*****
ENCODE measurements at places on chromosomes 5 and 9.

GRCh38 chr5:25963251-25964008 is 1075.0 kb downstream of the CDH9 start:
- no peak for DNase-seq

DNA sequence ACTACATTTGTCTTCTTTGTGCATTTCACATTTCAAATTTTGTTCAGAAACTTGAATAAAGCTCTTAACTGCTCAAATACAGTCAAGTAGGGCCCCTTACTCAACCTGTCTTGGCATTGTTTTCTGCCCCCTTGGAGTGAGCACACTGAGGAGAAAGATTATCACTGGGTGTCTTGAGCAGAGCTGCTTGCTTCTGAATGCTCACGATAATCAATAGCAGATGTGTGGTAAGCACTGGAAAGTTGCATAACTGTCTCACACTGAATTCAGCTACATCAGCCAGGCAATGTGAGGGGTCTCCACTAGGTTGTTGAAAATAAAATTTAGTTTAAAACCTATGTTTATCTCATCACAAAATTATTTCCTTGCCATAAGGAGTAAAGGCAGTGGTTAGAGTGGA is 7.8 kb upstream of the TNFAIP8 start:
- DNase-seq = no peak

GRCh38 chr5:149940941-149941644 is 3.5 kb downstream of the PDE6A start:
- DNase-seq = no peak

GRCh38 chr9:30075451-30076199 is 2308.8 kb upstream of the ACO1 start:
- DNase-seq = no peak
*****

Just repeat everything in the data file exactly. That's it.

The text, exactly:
ENCODE measurements at places on chromosomes 5 and 9.

GRCh38 chr5:25963251-25964008 is 1075.0 kb downstream of the CDH9 start:
- no peak for DNase-seq

DNA sequence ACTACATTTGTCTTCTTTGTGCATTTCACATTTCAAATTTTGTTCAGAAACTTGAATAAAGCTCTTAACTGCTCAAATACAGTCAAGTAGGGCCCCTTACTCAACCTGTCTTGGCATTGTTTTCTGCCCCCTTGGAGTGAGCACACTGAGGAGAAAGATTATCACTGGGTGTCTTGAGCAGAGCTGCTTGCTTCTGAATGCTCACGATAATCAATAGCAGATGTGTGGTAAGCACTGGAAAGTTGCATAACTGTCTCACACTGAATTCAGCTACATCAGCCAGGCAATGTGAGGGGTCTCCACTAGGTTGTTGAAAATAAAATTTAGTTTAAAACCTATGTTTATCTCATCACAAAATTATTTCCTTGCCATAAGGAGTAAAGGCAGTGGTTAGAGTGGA is 7.8 kb upstream of the TNFAIP8 start:
- DNase-seq = no peak

GRCh38 chr5:149940941-149941644 is 3.5 kb downstream of the PDE6A start:
- DNase-seq = no peak

GRCh38 chr9:30075451-30076199 is 2308.8 kb upstream of the ACO1 start:
- DNase-seq = no peak